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    Channel 4 Television series Imagine if a simple DNA test could show that you're descended from a Viking warrior, a Saxon farmer or Norman invader.  This is what a pioneering project by Oxford University and the Welcome Foundation plan to do for the whole of the UK; and Channel 4 is going to follow the entire process.  This new Channel 4 series is called THE FACE OF BRITAIN and the programme production company, Wag TV, are currently seeking families who know a lot about their family history but would like to delve even deeper and have their DNA tested to reveal their ancient roots.  To qualify, you and at least two generations of your family must come from one of the following regions: Cornwall, Devon, Pembrokeshire, Oxfordshire, Kent, Sussex, Northumbria, Cumbria, Orkney.  If you would be happy to have a simple DNA test and have your family history delved into on television, then please contact Wag TV as soon as possible. e-mail:  or call Sorrel on: 0207 688 2166

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    We reported at the March branch meeting, that the Federation Executive have decided to stop the publication of Family News and Digest.  A document about this is available in the February issue of Newsflash which is available online at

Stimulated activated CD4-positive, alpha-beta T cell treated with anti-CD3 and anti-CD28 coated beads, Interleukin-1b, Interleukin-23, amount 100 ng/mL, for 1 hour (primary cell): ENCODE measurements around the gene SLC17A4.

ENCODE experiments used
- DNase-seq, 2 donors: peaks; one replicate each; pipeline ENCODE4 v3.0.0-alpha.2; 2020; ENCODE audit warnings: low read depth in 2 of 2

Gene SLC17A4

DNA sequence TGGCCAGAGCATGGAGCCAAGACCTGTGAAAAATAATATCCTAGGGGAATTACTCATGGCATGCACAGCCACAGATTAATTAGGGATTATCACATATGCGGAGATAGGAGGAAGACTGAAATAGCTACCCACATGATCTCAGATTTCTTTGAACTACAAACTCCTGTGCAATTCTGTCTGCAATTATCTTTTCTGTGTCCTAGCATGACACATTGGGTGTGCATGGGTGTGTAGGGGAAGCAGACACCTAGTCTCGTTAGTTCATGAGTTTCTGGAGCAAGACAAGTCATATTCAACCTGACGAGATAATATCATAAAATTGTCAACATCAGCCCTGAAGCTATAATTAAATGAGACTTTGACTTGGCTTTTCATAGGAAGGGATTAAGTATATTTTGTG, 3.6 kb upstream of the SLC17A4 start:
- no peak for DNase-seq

In response to this we have had a letter circulated to the Society from Derek Palgrave a former editor of the journal.  As a former editor of Family History News and Digest, I would like to make an appeal for its continued publication.  I have set out my reasons for this in the attachment (available to view from the branch secretary).  If you feel it is in the best interests of the member societies within the Federation for this House Journal to remain in place, please make your views known to the Federation Executive Committee.  If your society is to be represented at the General Meeting next weekend, please ensure that the matter is debated. Regards, Derek Palgrave ..  e-mail:

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Items for publication should be sent to the Acting Editor - , 49 Stone Edge Road, Barrowford, Nelson Lancashire BB9 6BB



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© 2006 LFH&HS Pendle and Burnley Branch